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Where's the Wanderlust?

Dan Fortier Posted:
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MMOWTF: Where's the Wanderlust?

This week, in his most recent MMOWTF column, Staff Writer Dan Fortier tackles the idea of dynamic content and true MMORPG exploration.

Editor's Note: This is an edition of a weekly column by Staff Writer Dan Fortier. The column is called "MMOWTF" and will look at some of the stranger or more frustrating events in MMOs as seen by Mr. Fotier. The opinions expressed are those of the author and not necessarily those of MMORPG.com, its staff or management.

The map was old and yellowed and it's deep creases were on the verge of becoming rips, but the old man's hands gently pulled it from it's place on the shelf and smoothed it out upon the table for everyone to see. Though the carmine ink was faded in places to the point of disappearing, you could just make out the traced lines that described features of the surrounding countryside with amazing detail. The towering tree line of the Shady Forest contrasted subtly with the pockmarked desolation of the Northern Wildlands. The keen eyes of the Elven scout picked out a slight distortion in the shapes of the hills east of the Lake of Wavhar.

"It almost looks as if these hills are dotted with small mounds," he said as he squinted and hovered his face just above the map. "Barrows perhaps?"

The old man smiled a toothless grin and chuckled.

"You have an eye for detail good sir!" he praised. "Within the Horrid Hills lie many of these burial grounds, although no living creature has returned alive from that place."

The Paladin smiled and placed his hand upon the old man's shoulder

"Fear not for our safety Iskail, we have overcome greater odds and managed to come out unscathed. Please tell us the quickest way to get there."

"Sadly there is no way to reach them for they are no roads that lead east of Faylum" the old man said as he shook his head sadly "This place among many are merely fluff that the Creators placed on the map but created no walk-mesh or zones for. Perhaps they will be available with the next Expansion though."

A few weeks ago, I vented my frustration with the linear advancement scheme of most MMOs, but there is another aspect of this that is worth its own topic. A lot of work goes into the visual aspect of most modern games, but unless there is a decent level of interactivity in the environment, it quickly turns into a slide show more akin with a game like Myst than an actual virtual, persistent world (especially if the engine hasn't been optimized). This week, I want to explore the lost concept of exploration in MMOs. Make sure that your second chute is packed and jump on in!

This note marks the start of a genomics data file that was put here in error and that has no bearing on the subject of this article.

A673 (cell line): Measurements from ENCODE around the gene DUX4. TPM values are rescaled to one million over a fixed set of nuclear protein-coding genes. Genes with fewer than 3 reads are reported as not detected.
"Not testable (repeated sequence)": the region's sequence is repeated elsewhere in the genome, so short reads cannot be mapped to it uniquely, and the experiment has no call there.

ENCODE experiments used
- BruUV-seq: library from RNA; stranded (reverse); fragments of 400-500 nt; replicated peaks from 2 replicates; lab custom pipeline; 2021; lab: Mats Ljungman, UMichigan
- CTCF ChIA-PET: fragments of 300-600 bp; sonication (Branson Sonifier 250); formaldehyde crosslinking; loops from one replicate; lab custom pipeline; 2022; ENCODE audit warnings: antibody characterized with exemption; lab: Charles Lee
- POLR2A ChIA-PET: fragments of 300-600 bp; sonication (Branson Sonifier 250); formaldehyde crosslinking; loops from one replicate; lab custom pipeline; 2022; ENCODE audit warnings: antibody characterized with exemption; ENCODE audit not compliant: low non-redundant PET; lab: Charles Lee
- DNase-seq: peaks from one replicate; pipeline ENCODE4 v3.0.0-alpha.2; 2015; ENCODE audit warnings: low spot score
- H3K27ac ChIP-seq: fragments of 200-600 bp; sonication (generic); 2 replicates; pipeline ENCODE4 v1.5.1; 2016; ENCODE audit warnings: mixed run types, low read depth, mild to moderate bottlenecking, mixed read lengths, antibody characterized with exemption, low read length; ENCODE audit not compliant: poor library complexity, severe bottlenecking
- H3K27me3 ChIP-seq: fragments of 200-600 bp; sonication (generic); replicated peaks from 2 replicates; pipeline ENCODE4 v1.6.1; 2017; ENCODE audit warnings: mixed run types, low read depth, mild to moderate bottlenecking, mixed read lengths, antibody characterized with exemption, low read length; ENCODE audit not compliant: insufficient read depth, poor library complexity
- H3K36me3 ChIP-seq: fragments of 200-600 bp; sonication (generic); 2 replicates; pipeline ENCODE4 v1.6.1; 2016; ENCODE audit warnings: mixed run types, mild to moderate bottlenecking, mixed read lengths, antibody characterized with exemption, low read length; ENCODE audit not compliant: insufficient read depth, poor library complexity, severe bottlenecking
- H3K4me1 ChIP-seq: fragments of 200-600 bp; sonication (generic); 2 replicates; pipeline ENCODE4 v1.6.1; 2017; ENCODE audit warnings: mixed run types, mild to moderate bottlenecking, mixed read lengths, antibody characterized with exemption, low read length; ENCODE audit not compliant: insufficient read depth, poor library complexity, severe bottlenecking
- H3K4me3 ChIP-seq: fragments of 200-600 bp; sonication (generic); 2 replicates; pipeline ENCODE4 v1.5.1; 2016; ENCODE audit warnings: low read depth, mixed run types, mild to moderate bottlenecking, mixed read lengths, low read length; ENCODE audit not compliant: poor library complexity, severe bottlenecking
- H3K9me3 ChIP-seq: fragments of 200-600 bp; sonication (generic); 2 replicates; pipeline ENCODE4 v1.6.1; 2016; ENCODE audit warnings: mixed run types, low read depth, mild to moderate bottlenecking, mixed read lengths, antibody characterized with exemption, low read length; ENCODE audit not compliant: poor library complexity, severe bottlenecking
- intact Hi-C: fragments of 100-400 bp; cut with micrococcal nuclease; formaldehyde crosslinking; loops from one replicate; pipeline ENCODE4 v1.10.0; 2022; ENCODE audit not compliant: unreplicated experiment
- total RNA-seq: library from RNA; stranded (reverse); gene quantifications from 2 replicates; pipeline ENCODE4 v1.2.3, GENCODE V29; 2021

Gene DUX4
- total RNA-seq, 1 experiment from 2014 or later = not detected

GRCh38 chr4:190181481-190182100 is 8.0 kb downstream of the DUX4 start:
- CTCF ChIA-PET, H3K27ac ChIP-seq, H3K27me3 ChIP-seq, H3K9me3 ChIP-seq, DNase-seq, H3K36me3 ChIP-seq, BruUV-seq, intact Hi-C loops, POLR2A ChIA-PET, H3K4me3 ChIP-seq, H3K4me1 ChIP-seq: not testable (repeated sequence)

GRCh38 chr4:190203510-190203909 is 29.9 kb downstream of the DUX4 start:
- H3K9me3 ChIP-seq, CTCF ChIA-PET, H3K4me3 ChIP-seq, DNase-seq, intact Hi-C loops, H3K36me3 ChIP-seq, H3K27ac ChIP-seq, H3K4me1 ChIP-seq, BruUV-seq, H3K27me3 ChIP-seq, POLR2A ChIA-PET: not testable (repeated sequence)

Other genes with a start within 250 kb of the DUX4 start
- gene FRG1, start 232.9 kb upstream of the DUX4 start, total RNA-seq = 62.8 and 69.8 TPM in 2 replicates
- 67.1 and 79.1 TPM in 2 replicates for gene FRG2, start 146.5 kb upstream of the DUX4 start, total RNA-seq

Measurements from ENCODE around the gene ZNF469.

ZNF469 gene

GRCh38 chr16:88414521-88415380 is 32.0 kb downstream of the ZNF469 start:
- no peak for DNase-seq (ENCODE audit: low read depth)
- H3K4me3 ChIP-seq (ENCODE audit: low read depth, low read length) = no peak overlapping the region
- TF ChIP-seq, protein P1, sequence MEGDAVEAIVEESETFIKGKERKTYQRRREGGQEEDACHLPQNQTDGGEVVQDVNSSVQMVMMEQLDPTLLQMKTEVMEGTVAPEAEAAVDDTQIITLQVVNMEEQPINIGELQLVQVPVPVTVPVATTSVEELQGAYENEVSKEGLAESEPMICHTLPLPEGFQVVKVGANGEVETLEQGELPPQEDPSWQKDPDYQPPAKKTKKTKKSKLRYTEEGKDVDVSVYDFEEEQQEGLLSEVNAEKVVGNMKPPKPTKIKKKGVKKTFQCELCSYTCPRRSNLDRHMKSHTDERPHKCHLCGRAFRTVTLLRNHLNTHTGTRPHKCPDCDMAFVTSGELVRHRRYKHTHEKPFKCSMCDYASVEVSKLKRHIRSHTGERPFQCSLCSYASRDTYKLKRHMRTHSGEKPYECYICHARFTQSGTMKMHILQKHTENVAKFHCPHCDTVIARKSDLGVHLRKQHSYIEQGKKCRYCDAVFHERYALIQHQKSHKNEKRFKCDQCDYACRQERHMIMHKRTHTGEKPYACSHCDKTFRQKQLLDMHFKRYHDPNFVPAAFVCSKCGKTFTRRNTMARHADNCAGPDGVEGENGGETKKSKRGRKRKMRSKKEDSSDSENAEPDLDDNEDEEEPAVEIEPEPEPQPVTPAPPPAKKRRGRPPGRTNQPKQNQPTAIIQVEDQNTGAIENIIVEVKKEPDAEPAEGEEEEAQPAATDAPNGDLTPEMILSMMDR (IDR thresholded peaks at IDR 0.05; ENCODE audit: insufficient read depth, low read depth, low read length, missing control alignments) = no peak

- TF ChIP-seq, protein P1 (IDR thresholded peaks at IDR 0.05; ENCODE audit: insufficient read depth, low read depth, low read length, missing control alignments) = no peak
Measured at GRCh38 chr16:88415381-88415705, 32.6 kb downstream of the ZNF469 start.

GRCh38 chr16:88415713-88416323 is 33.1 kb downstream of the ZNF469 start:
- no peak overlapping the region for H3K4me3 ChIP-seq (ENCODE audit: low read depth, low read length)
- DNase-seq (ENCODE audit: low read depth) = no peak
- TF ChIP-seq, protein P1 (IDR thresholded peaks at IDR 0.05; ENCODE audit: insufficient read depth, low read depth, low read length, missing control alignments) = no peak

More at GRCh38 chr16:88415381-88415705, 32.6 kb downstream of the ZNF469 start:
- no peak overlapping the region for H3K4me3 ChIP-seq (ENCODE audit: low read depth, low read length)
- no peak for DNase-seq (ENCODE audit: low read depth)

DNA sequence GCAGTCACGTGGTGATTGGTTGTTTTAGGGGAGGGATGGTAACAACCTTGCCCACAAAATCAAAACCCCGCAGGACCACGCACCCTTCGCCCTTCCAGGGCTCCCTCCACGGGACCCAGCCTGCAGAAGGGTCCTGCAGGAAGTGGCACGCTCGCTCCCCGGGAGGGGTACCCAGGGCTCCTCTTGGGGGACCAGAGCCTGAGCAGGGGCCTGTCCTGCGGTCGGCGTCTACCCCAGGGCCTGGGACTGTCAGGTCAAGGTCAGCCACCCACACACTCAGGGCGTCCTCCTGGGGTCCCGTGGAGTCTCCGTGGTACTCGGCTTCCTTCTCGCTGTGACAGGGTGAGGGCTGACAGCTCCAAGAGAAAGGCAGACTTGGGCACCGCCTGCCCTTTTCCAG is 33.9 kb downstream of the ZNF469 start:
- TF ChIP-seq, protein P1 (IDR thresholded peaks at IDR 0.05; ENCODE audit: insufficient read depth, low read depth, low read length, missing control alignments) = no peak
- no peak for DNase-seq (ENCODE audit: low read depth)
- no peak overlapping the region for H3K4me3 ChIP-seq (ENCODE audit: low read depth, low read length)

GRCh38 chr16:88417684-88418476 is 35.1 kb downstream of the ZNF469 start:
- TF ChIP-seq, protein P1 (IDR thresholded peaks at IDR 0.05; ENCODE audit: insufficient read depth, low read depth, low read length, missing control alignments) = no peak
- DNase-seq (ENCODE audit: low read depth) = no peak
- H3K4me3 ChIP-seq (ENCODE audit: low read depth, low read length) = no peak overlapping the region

This whole issue is tied directly into the whole Simulation vs. Game debate. At a certain level, most games try to simulate some aspect of our life, history or culture if only to suspend the disbelief and make a fantastic world more lifelike and enjoyable. Depending on the design philosophy and the type of game, aspects of realism are replaced with more simplistic, or measured systems that maximize fun rather than replicate boring realism ad nauseam. Obviously, it's important to keep only the elements that promote fun while removing elements that don't, but different people will have different ideas about what actually constitutes a fun game.

The design philosophy behind most MMOs is simple: Content is King. If you only create enough content to keep a player entertained for a couple of months, then you are removing a significant portion of your recurring revenue. With limited time and budgets allowed by publishers and investors, it's no wonder that developers try to focus their efforts into concentrating the content into an area accessible to any character who happens by, lest lazy players simply bypass it, complaining later that there is nothing to do. Since the idea of most MMOs have of content is fields of re-spawning fiends and static quests, we shouldn't be surprised that most zones are simply long alleyways of land or wide open fields bordered by impassable barriers. With casual players getting all of the attention, why should developers go though all the trouble of building a wide open world with dynamic and evolving content?

It's a completely rhetorical question, but an important one. The answer is no, obviously, if your only goal is to make as much money as possible and you have let your investors put a ball-gag in your creative process. While a game that actually allowed and rewarded exploration might not top the charts, it could definitely survive now that the genre is getting a bit more attention from the gamer community. Those of us in the media don't exactly make it easier on people working outside the box either, since it only stands to reason that the reviewers would come from a cross section of the MMO playing community which is probably playing a slide show or cartoon MMO as we speak. Any game attempting remove the barriers of a claustrophobic walkmesh is labeled 'empty and boring'. Of course, some projects like Dark and Light that actually promoted exploration, failed miserably in virtually every other aspect, which is a shame since it only serves to dissuade other developers from taking a shot at making larger and more freeform worlds.

There are no easy answers, and I'm sure most folks could care less of they could climb those unclimbable hills and set of toward the horizon unless it got them to an un-camped spawning area.

Despite the design and perception challenges involved, I hope that procedurally generated content will expand the borders beyond our short attention spans and let us ride off into the sunset. As always, pack enough food for another week and I'll meet you back here next Friday.


Dan Fortier